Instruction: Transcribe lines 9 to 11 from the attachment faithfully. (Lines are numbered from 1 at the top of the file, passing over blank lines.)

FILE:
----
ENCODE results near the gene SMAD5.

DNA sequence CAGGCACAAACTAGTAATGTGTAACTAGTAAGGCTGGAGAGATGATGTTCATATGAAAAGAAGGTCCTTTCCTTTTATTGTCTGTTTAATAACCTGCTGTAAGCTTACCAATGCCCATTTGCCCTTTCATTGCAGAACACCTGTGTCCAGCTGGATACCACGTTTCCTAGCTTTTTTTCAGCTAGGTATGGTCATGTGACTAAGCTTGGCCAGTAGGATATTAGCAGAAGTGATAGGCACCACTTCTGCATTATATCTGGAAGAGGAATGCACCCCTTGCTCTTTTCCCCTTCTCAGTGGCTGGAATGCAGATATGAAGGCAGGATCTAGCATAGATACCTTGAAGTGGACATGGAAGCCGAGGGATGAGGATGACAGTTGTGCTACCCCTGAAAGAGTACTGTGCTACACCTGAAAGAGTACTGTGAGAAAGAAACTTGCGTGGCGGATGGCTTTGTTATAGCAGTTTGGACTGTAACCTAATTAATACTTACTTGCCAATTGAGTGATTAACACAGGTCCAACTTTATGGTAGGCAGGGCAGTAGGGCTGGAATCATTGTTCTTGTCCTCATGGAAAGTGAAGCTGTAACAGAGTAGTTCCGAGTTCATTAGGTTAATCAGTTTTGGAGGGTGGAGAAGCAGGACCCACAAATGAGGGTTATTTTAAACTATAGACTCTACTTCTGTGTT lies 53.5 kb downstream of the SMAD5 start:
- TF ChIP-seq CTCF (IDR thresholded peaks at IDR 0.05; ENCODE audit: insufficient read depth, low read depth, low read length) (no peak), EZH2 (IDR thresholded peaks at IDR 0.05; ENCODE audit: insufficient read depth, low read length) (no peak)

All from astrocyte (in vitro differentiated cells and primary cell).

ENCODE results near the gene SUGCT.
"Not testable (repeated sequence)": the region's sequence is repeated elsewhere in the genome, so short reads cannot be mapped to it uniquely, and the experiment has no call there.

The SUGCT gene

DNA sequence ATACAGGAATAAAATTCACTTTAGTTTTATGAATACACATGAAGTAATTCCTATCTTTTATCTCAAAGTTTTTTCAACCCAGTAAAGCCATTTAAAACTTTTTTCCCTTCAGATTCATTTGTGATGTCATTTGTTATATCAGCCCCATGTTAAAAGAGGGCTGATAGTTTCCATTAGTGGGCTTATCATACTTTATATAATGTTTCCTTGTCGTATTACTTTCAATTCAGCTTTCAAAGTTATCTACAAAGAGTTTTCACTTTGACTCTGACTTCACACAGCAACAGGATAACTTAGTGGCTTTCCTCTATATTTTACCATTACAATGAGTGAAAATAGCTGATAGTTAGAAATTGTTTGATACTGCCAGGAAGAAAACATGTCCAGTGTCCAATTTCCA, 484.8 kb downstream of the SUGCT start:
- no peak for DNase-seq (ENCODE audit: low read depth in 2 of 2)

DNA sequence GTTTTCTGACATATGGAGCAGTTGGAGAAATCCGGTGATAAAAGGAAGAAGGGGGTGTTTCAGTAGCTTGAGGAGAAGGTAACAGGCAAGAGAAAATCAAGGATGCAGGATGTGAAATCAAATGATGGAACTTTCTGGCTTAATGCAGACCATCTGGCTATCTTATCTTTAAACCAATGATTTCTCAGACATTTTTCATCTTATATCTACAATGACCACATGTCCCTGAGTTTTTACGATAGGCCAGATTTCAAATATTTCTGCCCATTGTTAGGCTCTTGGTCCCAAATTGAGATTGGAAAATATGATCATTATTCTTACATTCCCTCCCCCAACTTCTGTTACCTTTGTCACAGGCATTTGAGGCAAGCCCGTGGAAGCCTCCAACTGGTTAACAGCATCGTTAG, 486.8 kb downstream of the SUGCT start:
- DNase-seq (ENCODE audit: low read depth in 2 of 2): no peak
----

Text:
- no peak for DNase-seq (ENCODE audit: low read depth in 2 of 2)

DNA sequence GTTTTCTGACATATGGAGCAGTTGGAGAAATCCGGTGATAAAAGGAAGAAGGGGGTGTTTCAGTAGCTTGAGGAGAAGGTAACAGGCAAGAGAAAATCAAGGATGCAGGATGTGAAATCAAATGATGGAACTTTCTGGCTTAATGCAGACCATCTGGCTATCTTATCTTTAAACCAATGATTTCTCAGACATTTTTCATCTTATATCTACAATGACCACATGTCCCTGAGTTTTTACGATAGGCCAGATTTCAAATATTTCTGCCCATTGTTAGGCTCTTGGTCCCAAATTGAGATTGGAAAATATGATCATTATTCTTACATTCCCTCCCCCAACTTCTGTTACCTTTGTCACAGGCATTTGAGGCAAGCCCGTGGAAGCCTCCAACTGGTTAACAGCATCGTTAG, 486.8 kb downstream of the SUGCT start:
- DNase-seq (ENCODE audit: low read depth in 2 of 2): no peak